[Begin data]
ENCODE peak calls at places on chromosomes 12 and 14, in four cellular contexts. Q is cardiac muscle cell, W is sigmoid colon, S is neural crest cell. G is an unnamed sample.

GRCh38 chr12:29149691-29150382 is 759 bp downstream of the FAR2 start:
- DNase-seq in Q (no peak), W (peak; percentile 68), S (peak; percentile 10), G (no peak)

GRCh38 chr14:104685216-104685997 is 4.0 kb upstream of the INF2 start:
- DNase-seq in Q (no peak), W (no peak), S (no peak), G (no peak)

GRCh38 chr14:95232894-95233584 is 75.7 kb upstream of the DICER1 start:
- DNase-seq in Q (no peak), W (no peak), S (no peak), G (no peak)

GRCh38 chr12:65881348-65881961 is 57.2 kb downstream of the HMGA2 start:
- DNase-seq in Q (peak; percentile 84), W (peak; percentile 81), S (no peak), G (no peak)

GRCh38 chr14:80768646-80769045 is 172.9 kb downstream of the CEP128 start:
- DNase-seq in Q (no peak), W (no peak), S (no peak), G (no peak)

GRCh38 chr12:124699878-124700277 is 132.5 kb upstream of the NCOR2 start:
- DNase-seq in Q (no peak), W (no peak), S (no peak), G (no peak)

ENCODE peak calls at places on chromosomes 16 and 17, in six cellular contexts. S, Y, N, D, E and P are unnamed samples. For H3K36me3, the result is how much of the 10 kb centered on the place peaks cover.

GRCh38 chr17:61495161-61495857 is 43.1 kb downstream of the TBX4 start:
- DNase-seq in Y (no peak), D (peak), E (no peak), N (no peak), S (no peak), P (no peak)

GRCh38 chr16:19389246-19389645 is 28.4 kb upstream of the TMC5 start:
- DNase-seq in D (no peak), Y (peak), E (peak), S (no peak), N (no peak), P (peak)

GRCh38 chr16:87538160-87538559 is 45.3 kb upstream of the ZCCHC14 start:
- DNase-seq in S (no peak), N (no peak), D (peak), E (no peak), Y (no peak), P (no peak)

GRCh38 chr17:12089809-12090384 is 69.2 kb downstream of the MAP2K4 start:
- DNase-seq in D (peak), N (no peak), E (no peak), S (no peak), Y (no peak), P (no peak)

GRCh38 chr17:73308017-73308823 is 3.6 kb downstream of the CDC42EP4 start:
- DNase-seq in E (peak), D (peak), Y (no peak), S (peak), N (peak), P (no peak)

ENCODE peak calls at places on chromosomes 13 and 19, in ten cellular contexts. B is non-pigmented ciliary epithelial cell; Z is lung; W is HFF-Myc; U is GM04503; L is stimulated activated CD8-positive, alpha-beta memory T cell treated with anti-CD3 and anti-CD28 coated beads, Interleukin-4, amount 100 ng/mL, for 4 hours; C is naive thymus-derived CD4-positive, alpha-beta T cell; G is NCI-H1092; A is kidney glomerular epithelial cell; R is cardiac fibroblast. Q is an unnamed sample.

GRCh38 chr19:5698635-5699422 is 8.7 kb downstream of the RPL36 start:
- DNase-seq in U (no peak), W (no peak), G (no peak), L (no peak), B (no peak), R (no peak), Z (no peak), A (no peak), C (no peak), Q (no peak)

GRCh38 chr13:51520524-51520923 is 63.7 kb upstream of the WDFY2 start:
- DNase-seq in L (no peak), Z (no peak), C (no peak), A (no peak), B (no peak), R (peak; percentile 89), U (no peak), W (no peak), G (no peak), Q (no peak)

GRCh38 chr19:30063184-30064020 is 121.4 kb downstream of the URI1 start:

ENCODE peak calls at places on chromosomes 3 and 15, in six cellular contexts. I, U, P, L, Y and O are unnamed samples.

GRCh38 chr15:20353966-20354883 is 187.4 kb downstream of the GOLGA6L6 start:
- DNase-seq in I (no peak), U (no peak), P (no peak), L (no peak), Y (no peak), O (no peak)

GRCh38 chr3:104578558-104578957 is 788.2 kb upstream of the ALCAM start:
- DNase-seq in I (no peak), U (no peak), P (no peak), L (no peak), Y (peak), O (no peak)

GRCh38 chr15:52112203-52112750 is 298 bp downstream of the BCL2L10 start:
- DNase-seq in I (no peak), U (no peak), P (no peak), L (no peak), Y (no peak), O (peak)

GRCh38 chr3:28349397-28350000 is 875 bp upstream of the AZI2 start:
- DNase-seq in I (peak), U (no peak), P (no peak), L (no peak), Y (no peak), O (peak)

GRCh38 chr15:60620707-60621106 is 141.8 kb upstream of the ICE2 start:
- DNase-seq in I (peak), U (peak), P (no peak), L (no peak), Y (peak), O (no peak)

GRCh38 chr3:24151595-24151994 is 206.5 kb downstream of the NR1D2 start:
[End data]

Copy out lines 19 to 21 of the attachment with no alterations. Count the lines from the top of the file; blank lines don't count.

GRCh38 chr16:87538160-87538559 is 45.3 kb upstream of the ZCCHC14 start:
- DNase-seq in S (no peak), N (no peak), D (peak), E (no peak), Y (no peak), P (no peak)

GRCh38 chr17:12089809-12090384 is 69.2 kb downstream of the MAP2K4 start: